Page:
Probably not even Goebbels (on whom the likes of May and Macron base their ideas) would be able to survive something like that,  Berlusconi didn't, his Serbian precursor Milosevic didn't either, the declared admirer of Hitler, Turkish President Erdogan, is struggling all the time against the likes of YouTube and Twitter: he bans them once and again but it's never enough, more so with people in the more totalitarian countries getting quickly used to skip censorship via TOR. Not even a giant like China can control it, because it's like the first law of chaos: you just cannot have absolute power, nor absolute control, the more repressive you get, the less you can actually control in the mid run.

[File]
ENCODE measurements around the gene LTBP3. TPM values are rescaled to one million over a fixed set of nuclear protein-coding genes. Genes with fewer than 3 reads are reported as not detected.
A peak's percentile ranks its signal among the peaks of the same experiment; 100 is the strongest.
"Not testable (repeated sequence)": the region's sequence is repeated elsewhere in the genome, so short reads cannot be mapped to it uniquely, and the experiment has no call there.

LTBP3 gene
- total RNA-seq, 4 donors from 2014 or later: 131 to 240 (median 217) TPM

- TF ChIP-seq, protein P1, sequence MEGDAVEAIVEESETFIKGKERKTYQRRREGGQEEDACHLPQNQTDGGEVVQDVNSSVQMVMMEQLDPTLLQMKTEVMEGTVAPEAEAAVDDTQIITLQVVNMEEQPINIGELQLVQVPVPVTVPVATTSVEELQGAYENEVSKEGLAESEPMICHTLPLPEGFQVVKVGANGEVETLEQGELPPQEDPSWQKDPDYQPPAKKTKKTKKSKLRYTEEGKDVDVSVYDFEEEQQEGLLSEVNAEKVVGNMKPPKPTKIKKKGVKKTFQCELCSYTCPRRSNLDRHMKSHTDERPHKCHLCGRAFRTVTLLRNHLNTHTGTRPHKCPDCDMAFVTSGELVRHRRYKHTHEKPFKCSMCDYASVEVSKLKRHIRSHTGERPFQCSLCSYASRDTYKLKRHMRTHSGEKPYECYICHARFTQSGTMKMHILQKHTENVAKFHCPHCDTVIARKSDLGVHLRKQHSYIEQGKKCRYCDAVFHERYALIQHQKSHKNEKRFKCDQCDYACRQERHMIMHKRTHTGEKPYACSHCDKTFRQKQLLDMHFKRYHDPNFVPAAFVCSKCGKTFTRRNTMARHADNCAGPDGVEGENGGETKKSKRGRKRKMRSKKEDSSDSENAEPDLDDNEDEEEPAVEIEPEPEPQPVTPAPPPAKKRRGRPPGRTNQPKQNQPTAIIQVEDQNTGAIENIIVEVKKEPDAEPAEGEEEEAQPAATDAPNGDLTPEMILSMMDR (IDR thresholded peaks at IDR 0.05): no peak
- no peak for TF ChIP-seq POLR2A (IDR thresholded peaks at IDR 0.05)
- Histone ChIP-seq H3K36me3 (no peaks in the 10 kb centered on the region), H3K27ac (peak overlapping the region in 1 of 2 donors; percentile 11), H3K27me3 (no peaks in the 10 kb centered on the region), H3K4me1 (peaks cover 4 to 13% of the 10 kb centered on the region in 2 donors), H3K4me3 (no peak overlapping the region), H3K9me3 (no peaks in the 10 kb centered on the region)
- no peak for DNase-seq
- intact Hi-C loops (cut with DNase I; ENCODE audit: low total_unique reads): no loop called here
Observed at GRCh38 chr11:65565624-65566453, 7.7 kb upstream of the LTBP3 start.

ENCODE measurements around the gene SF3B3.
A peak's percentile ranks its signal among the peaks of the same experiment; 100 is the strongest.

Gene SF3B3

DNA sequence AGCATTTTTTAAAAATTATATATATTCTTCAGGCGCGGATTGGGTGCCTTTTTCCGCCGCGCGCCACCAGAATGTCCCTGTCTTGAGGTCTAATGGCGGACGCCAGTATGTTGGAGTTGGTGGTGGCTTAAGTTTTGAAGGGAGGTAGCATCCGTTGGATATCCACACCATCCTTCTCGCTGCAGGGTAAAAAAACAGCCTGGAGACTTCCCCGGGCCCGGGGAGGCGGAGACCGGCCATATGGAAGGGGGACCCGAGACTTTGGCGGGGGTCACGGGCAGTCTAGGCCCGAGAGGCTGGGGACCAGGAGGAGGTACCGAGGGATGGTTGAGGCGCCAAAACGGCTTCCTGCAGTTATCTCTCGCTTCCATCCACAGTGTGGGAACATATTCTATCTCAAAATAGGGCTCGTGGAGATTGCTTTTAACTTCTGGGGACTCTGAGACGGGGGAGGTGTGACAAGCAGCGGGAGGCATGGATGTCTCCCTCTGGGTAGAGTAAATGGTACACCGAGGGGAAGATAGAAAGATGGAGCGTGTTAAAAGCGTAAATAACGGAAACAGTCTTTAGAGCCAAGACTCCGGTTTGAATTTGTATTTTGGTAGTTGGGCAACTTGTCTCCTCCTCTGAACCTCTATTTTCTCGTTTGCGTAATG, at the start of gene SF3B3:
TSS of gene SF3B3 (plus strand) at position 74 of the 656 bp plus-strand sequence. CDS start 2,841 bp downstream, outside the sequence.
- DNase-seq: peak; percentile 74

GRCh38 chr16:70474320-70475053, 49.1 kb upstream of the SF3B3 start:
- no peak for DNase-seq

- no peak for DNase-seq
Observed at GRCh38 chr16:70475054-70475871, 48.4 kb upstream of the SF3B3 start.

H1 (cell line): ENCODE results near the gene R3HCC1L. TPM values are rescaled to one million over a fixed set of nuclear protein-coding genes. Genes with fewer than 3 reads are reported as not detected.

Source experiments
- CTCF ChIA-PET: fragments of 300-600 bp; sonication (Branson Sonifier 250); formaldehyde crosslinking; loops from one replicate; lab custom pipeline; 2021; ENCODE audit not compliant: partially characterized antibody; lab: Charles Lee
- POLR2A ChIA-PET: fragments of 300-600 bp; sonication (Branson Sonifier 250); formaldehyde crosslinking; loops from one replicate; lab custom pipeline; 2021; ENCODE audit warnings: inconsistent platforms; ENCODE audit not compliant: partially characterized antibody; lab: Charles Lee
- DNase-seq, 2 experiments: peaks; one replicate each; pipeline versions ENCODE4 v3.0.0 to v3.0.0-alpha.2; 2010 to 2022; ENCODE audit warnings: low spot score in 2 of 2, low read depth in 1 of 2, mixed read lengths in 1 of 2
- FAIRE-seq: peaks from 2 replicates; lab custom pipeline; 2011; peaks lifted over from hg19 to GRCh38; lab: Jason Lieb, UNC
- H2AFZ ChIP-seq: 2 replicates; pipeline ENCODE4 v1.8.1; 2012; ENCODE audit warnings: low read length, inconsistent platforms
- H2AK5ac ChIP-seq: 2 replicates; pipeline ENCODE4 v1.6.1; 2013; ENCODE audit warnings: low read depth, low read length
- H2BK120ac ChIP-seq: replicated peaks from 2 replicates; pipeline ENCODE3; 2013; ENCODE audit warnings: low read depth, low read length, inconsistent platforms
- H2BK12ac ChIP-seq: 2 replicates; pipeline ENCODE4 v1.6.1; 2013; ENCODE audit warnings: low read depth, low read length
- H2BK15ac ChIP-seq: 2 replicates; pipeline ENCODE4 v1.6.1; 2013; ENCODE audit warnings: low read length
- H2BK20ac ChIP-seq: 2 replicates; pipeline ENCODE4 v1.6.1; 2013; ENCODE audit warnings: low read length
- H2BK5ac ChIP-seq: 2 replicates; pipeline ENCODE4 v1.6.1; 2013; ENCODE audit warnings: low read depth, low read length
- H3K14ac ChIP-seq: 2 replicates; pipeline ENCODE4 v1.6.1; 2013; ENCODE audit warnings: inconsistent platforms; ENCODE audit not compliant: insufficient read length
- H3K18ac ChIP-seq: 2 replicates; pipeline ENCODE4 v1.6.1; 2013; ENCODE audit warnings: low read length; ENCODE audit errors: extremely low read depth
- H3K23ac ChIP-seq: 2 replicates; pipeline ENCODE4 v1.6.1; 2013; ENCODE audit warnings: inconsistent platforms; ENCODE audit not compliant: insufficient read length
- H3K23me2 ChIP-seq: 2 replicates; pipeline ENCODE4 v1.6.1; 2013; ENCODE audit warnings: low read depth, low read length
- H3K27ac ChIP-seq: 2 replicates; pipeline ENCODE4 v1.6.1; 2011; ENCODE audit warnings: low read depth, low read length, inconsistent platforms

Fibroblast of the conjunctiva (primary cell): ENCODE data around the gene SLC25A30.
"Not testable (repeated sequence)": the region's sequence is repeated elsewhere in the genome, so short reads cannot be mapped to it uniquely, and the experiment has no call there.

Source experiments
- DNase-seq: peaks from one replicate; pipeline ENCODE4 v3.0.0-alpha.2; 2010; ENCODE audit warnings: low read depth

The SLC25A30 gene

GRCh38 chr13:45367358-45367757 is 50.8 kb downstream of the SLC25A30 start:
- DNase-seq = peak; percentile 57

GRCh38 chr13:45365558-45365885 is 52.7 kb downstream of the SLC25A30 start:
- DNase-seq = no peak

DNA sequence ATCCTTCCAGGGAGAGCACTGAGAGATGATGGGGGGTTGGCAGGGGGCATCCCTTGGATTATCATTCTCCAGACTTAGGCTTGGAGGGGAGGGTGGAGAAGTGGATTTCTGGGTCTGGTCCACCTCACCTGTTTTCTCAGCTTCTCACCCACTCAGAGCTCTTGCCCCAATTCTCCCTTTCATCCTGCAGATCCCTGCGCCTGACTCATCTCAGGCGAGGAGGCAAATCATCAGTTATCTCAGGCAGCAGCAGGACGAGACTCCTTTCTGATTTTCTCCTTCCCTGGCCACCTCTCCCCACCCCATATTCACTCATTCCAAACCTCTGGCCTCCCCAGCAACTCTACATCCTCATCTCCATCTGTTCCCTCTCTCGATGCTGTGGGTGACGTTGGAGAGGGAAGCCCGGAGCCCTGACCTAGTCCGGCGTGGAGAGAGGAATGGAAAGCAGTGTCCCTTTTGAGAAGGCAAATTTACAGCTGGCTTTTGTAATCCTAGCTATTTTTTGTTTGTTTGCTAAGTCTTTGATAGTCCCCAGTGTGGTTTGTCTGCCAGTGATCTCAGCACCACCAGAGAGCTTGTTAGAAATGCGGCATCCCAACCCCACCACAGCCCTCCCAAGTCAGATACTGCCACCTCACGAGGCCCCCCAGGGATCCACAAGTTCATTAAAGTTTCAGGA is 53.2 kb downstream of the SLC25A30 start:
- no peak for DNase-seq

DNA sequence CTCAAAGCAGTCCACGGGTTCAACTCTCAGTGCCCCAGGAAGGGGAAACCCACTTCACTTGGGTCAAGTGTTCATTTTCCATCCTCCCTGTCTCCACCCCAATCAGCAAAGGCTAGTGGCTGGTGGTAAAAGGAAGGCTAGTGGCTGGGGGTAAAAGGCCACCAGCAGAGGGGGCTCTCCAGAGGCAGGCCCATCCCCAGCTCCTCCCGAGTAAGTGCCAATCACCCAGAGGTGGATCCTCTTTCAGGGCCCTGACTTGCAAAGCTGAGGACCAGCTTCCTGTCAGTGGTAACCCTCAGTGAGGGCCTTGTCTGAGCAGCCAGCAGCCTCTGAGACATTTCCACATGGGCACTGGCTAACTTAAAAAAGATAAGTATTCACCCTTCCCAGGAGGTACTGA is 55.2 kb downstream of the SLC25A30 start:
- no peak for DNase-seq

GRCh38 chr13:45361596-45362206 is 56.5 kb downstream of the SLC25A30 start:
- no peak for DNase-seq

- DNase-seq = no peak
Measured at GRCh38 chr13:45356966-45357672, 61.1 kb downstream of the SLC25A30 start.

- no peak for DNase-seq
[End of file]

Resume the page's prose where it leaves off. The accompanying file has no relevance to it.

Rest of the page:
It does not surprise me the least with dinosaurs like May or Trump, they are just too old to know, they belong to a long gone era, but Macron is young and supposedly quite smart, how can he also fall for that megalomaniac fallacy? Well, he's probably too "viejuno" or "viejoven", as they say in Spain, i.e. "old-like" or "old-young" (just look at his haircut and his clothes, he seems taken from an old Hitchcock movie), and not at all as smart as the oligarchs sell him: one thing is smart-lackey (which does not really need true intelligence only operational smarts) and another thing is smart-brilliant (which is automatically critical and scientific, even if sometimes not too practical). That's the difference between Thatcher (brilliant even if truly evil) and Reagan (a mere sockpuppet with performance skills), Macron seems to be rather in the latter category (and so is May of course, a quite gray woman).